[sighs] That’s a hard question to answer. We were with him a lot in the final days, but it wasn’t a question of saying goodbye; it was a question of just sharing a moment. I remember a particular occasion when we were talking about his garden, because he was lying in bed and he couldn’t see out into his garden very well from where he was. We were talking about his plants, which he loved. Actually, Anita [May’s wife] and I were there. He said, “Guys, don’t feel like you have to talk to me. Just you being here is what’s important, and I’m enjoying that. So don’t feel like you have to entertain me.” So I think, in a way, that was him—amazingly—finding acceptance of the way things were. So, no, the word “goodbye” didn’t happen but we definitely reached a very peaceful place.
Did you have any idea that your 1986 Knebworth show would be the last time that Queen played live together?
No. Freddie said something like, “Oh, I can’t f---ing do this anymore, my whole body’s wracked with pain!” But he normally said things like that at the end of a tour, so I don’t think we took it seriously, really.
Did “Bohemian Rhapsody” strike you as a peculiar song when Freddie first suggested it to you?
No, I don’t think so. You’ve got to bear in mind that we’d already made “My Fairy King” on the first album and we’d done “The March of the Black Queen” on the second album, so we were well in tune with Freddie’s excursions into strange areas, and that was something that we really enjoyed. I personally loved it when he’d come in with something off the wall, because there would always be something interesting for me to do on it. He’d be playing in Ef, which is always difficult for a guitar player, or Fs or whatever, and I would enjoy the challenge of finding things that sounded good on the guitar that went with his piano playing. So I was intrigued. I thought, This is going to be a great thing to work on.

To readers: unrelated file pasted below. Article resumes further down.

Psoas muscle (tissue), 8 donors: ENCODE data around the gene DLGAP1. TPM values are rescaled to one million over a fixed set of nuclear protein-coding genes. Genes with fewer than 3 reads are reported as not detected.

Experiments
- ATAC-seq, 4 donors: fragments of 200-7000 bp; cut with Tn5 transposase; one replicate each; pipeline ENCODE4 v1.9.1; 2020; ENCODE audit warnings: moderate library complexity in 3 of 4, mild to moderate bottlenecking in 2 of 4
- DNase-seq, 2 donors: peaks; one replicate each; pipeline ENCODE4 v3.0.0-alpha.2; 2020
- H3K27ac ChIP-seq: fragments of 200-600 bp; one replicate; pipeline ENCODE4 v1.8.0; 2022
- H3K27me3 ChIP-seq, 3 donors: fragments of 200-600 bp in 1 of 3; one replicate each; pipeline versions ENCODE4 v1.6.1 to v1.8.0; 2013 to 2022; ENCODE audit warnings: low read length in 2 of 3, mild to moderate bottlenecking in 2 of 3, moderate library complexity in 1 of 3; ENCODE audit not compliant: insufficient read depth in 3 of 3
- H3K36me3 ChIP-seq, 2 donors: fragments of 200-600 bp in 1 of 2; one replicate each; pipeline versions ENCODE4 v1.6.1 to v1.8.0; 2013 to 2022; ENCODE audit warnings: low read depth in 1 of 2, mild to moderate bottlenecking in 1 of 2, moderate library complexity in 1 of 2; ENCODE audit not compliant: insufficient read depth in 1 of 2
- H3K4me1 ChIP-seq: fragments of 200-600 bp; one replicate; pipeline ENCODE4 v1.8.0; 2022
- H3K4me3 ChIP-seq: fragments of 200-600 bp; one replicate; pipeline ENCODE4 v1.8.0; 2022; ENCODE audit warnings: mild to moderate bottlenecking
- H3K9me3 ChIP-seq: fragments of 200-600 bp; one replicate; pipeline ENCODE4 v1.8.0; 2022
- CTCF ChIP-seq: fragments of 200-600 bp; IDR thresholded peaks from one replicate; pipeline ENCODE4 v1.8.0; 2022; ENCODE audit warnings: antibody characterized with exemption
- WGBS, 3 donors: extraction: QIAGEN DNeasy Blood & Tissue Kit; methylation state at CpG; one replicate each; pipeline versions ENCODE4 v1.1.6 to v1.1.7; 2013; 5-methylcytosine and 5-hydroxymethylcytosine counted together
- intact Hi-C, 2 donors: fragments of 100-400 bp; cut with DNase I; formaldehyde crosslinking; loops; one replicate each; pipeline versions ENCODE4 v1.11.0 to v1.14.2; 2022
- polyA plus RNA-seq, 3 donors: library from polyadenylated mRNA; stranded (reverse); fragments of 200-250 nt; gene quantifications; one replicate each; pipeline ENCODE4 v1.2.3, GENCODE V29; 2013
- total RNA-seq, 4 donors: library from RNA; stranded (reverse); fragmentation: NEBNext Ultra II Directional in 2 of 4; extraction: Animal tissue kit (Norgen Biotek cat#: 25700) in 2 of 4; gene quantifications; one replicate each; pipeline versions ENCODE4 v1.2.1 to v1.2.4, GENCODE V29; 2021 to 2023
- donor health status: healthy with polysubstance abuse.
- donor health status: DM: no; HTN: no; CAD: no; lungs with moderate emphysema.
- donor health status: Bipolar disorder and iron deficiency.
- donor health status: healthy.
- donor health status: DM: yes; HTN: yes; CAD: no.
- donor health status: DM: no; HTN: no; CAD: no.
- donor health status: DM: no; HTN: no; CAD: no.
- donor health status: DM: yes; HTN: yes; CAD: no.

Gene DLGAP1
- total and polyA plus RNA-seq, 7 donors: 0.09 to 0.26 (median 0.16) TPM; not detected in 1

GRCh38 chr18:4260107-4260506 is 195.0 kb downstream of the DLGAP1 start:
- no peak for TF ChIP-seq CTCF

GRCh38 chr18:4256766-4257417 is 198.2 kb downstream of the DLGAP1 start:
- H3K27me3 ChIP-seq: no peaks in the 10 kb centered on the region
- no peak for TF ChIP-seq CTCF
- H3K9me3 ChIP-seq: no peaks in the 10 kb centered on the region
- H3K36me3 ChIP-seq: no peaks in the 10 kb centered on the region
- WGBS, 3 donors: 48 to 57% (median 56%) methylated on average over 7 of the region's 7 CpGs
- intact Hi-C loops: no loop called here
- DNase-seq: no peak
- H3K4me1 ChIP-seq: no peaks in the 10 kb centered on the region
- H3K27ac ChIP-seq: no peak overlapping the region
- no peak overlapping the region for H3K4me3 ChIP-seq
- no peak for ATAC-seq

What’s your favorite riff to play?
Probably “Tie Your Mother Down.” People jump up when they hear it, which is a good feeling.
Being so highly educated, did you find that being in a band provided you with adequate intellectual stimulation?
That’s an interesting question. I suppose we were quite an intellectual group, so we would always have lots of discussions about things that weren’t music. The music itself is very challenging, so I’ve never really felt the lack of stimulation. I love to be creating, I love to be making things and solving problems, I suppose, and when I’m not, then I’m not an incredibly good person to be around. If I’m not busy then I think I would be disaster. That’s just the way things are.
Innuendo, the last album that you recorded with Freddie, was released the same year as Nirvana’s Nevermind . Do you think that, had Freddie lived, Queen could have continued on the same level given the way that rock was heading in the Nineties?
It’s hard to say really. I’m sure we would have continued as a band. The fact that it continued without us being a band is incredible, so I suppose the answer would be yes. I mean, we seem to be as big as we ever were in much of the world. We revisited South America with Paul Rodgers a while ago and it was almost as big as it was in the old days. We were playing stadiums again. So yes, I think we would have still been doing what we did.
Do you ever think about retiring?
No. I’m not a person for sitting on beaches. What would I do?